And what we’ve discovered is this.  No matter what we have to go through to beat this thing, it’s so much easier to go through it together.  Whether as part of our Mothers With Cancer site or simply by speaking out on our own blogs, the social media support has been critical to our recovery, helping each of us know that no matter what, we are not alone.

Helping Young Children Cope With Cancer

June 30, 2009

A few people have emailed me along the way about how I helped my children through my cancer diagnosis and treatment.  I wish I had amazing words of wisdom, but I don’t.  I can only tell you what we did and tell you that our children seem happy and well adjusted. 

Meleah probably took it the hardest, not that she really understood what was going on fully, as she was only 3 when I was diagnosed, but she is very fearful and often tearful.  I try to figure out if this is her personality or a little of both.  She is the one that wants to see everything that changes on my body.  If she sees me changing my clothes, she will say “mommy, I wish you didn’t have cancer.”  And I will remind her that I don’t have cancer anymore, and the scars are left from having had cancer. 

Elijah was only one when I was diagnosed.  He is an amazing little boy and just rolled with the punches.  I wasn’t ready to wean him.  I kept thinking  “just one more time.”  Weaning my last child, because I had to, made me angrier than anything else about cancer.  It stole the way I wanted to parent from me and I knew once it was gone I would neverget it back.  I left to U of M for the first night away from my baby boy, one week after my diagnosis, and I knew I would never nurse him again.  My breasts not only hurt from the cancer but they were engorged and full, and leaking milk like tears of grief and sadness.  It broke my heart and still does.

Charis was the oldest and understood the most.  We were up front with Charis from the start.  She could see that I was emotionally and physically not doing well, so it wouldn’t have been fair not to tell her.  Onemistake we made was reading a book for kids about cancer that we had not read before reading it to her.  At the end, someone dies.  I remember her eyes got very big and she said “Oh…that scares me mommy.”  I’m not saying the discussion of the possibility should never arise.  I just wasn’t prepared for the discussion.  However, I think my response was very sufficient for her.  I said “Mommy is going to do everything I can to get better and I’m going to go to the very best doctors.  They will give me very strong medicine that will make me look very sick, but I’m planning that it will make me better.  If  there is ever a time I don’t think I will make it, I will let you know.  Until then I don’t want you to worry about it.”  And she didn’t.  In fact a few months later when I did look sick and I didn’t have any hair I asked her how she was doing.  I asked her if she ever got scared about mommy’s cancer.  Her response was very wise I think for a 7 year old.  She said “when I start thinking about it and get scared I just run around and play and then I don’t think about it anymore.”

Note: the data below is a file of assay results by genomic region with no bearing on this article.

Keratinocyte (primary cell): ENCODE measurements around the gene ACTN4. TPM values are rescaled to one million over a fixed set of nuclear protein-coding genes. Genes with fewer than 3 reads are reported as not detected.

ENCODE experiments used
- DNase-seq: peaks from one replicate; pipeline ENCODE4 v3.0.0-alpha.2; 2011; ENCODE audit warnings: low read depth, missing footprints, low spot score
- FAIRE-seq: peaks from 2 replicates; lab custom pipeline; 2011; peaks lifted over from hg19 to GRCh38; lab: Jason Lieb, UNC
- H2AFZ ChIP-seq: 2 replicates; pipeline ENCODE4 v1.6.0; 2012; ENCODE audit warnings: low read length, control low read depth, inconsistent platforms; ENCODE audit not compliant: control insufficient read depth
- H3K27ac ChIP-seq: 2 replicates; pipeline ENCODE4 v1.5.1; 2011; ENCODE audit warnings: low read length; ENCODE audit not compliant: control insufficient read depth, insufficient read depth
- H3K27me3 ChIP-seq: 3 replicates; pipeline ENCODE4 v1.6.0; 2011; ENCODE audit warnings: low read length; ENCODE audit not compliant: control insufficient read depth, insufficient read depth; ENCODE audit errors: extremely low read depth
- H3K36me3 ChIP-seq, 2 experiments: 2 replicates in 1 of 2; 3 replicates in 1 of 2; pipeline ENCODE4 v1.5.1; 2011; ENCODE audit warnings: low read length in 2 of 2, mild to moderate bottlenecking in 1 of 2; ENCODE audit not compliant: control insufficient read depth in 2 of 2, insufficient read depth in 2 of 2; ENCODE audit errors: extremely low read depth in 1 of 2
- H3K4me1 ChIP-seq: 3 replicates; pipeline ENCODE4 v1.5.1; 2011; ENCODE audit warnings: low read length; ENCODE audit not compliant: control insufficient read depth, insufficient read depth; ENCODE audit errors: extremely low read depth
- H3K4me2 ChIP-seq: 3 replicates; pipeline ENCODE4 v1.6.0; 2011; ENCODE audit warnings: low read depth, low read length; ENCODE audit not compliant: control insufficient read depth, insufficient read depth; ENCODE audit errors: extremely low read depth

So I guess my one bit of advice is that you need to be honest with your kids.  But not brutally honest.  We told them that mommy was sick but the medicine would make me sicker before I would get better.  That I wouldn’t look very good for a while.  We kept them ahead of the curve by telling them that my hair would fall out before it actually did.  We included them in the “shaving party” and had them help if they wanted.  (Charis did not enjoy this very much)  We told them early on that I would need to have my breasts removed and we reminded them of it occasionally so they were prepared.  We also told them how there would be a doctor later who would give me new “na-na’s.”  And so it was.  We just kept the lines of communication open and we helped them feel a part of everything.  And thankfully we did not have to prepare them for death, but we would have done that had we needed to do that as well. 

So a few weeks ago I was contacted by someone about a new resource for young children and they sent me a copy of the book.  I have to say that I wish we would have had the book back when I was diagnosed.   Here’s why I would have liked it so much:  There are over 50 pages of different scenarios addressing cancer for younger children so you can make your own book to help your child cope with your specific situation.   There are pages that deal with everything from mommy is having chemo, daddy is losing his hair, grandma is feeling badly but she will feel better soon, etc.  You can take pages in and out of the binder as you need them.  It’s a great resource if someone you love is going through cancer.  The book is called “Someone I Love is Sick.”  You can find more information and resources at their web site here.